Selling Your Home Without an Agent

News headlines make it seem like selling homes is easy. Plenty of folks probably wonder whether they need a real estate broker at all. But most DIY sellers leave thousands of dollars on the table by skipping important steps when selling their homes because they don't have the tools to handle marketing their home or negotiating the best deal.

For most people, using a real estate broker will result in the highest price and best terms. But for those of you who can't stand the thought of paying a broker, here are some basics to help you sell your own home.

Stage It Right

Stagers know how to make a home appealing to a big audience and show the home in its best light. They'll help you highlight your home's most important features and round out the rough edges. You might think you've got great taste, but swallow your pride and let a professional tell you what to do, or stand aside and let them stage your entire home. A well staged home will sell for more money, faster.

Take Professional Photos

Buyers will first see your home online, so don't take the photos with your phone. Real estate photographers know how to shoot homes. Wait for a sunny day (especially if you have a large property or a view), hire a pro and take a LOT of photos (25 or more). An average real estate photographer will charge $300-$600 for 25 photos that are edited and ready for the web.

Spread the Word

This is the hard part. Real estate agents are member of a local MLS (multiple listing service), which sends listings to every real estate firm's website, including sites like Redfin, Coldwell Banker and Windermere, where most serious buyers are searching. If you sell your home without a Broker, you can still publish your home for sale on Zillow and that's probably where you'll find your buyer. While you're at it, you should post your home on Craigslist and Facebook (your personal page, neighborhood pages, etc.) too.

No matter what you do, you'll be exposing your property to a small fraction of the buyers who are likely to buy your home. This is why most DIY sellers take longer to sell, and end up getting less money for their homes than those listed by a real estate agent.

Determine a Pricing Strategy

Don't rely on an automated valuation of your home like the Zestimate or Redfin Estimate. Research nearby sales (including active, pending and sold homes) to determine what your home is worth and how much demand exists for homes like yours.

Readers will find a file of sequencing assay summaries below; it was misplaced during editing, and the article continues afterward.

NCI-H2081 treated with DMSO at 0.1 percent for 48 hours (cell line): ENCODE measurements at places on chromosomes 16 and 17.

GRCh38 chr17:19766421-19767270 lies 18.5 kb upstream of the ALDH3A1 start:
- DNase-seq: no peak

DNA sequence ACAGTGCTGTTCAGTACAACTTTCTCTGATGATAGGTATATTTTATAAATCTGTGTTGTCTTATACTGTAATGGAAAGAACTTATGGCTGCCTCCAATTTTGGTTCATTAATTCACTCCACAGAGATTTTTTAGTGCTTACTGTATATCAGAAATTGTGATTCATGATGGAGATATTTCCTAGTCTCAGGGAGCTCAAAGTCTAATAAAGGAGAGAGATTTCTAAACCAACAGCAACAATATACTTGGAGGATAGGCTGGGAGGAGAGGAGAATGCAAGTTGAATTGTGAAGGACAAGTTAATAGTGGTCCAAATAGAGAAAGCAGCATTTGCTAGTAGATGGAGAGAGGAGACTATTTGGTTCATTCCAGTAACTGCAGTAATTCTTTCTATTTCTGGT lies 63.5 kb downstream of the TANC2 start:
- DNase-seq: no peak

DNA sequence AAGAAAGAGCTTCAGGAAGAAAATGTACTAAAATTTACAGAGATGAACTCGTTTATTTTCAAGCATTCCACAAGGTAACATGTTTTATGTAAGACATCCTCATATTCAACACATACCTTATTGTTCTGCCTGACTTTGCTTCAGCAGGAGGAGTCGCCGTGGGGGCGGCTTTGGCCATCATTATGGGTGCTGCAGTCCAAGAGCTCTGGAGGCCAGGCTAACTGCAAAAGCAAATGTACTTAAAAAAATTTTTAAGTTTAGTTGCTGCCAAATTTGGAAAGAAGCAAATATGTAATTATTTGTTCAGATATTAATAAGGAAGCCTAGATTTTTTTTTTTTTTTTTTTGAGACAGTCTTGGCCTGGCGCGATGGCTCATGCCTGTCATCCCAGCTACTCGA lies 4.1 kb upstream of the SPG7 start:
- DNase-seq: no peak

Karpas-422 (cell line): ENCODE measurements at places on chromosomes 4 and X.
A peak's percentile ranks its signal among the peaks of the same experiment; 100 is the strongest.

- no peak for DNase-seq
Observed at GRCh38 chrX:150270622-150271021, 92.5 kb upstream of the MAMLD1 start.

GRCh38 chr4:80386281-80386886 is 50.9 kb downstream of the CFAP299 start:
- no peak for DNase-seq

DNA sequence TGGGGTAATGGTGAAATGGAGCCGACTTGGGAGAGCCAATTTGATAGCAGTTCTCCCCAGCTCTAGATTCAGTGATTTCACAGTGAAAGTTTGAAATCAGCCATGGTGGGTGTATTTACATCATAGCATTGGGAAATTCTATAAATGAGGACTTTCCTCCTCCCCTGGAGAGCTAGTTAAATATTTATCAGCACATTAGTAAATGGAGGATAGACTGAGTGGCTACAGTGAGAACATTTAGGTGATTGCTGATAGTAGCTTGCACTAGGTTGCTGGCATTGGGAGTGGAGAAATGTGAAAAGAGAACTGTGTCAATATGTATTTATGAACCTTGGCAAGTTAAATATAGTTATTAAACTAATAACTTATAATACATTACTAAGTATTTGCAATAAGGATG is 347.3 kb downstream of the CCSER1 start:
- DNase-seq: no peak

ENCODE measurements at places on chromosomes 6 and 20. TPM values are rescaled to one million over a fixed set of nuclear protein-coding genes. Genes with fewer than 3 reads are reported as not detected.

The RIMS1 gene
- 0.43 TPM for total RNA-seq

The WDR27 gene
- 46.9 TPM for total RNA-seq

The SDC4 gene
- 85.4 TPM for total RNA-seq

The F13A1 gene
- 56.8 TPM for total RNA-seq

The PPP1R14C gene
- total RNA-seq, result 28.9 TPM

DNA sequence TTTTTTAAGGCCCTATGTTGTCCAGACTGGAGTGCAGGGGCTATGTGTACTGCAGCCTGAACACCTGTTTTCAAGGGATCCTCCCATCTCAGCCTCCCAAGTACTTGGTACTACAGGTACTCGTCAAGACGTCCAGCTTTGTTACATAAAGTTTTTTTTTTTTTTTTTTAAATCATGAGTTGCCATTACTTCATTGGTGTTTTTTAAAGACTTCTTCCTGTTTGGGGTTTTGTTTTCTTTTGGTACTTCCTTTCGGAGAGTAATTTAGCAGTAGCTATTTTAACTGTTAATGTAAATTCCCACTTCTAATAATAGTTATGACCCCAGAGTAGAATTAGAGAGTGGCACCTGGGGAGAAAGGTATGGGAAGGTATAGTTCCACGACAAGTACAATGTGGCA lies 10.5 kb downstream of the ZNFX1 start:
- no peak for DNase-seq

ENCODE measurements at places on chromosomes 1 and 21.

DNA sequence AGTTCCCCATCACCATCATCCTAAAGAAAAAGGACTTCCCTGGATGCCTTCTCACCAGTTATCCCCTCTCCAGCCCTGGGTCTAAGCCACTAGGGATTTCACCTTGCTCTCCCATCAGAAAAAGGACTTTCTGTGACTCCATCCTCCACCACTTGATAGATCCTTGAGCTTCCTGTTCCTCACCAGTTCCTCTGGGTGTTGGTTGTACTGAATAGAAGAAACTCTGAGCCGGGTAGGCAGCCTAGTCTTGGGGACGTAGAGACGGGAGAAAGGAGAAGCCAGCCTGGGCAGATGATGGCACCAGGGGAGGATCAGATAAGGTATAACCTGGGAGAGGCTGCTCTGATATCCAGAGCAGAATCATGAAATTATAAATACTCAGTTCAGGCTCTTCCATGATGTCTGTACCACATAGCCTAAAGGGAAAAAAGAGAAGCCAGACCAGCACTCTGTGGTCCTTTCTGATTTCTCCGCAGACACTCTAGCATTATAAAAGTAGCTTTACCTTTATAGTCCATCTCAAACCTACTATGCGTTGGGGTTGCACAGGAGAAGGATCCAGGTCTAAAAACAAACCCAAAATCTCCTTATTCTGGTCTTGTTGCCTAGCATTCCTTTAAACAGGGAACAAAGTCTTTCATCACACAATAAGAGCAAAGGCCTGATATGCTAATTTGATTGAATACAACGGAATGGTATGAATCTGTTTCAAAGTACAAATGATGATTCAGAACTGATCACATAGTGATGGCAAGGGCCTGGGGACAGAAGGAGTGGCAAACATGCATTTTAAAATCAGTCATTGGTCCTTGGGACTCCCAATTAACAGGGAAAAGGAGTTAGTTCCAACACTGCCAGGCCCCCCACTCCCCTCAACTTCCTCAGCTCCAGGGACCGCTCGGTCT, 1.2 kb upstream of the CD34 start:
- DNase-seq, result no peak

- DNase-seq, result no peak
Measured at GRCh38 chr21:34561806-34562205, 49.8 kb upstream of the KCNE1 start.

Take off your rose-colored glasses and get real about your property. Identify homes like yours based on: age, floor plan (e.g. 2 stories; 1-story plus basement; townhome), size, condition (if your kitchen is from 1974, don't use a home with a new kitchen as a comparable sale!). Then look at the sales data, including the number of days they took to sell. If homes like yours sell in a week or less every time, be careful about accepting the first offer you get--high demand might lead to multiple offers and better terms. On the flip side, if similar homes take 30 days or more to sell, your first offer is often your best offer. Price your home sensibly and let the market take it from there. Don't get greedy.

Open the Doors!

Let the people in! This is a challenge if you're still living in the home. Realtors don't like FSBOs for a couple of reasons and this is one of them. Viewing FSBOs can be a hassle. Agents are used to being able to use a convenient electronic key to show almost any home, any time with little or no notice. Unrepresented sellers often make it difficult to view their home, a fatal mistake. Make it easy, folks. Be flexible and make sure of the following:

  • Lights are on (all of them)
  • Window coverings are open / up for maximum natural light
  • The house and yard look immaculate for EVERY showing
  • Then...get out. Don't be present during showings. It's awkward.  :)

Negotiate the Deal

Once you receive an offer (or, perhaps, a few of them) you'll have to negotiate with interested parties. Most people don't realize how important the peripheral terms of an offer can be. An offer typically includes contingencies for: inspectiontitle and financing. The length of those contingencies and type of financing the buyer is using can make or break a deal.

Don't be lured by a high priced offer; remember that the buyer may be able to renegotiate after inspecting the home. Consider all the terms of an offer before you make any decisions and always confirm that the buyer is pre-approved or capable of paying cash for the property. You should have an attorney review--or draft--the purchase and sale agreement, which includes all of the terms and provides a procedure for negotiating and, ultimately, reaching the closing table.

Most homeowners use a broker, and for good reason. While it may seem like you save money by selling on your own, most off-market sales I see are below market value (hint: this is why developers send letters to unwitting homeowners in order to acquire un-listed properties). But if you want to give it a try on your own, take the advice above...and good luck!

If you'd like a no-hassle market analysis for your home, drop me a line!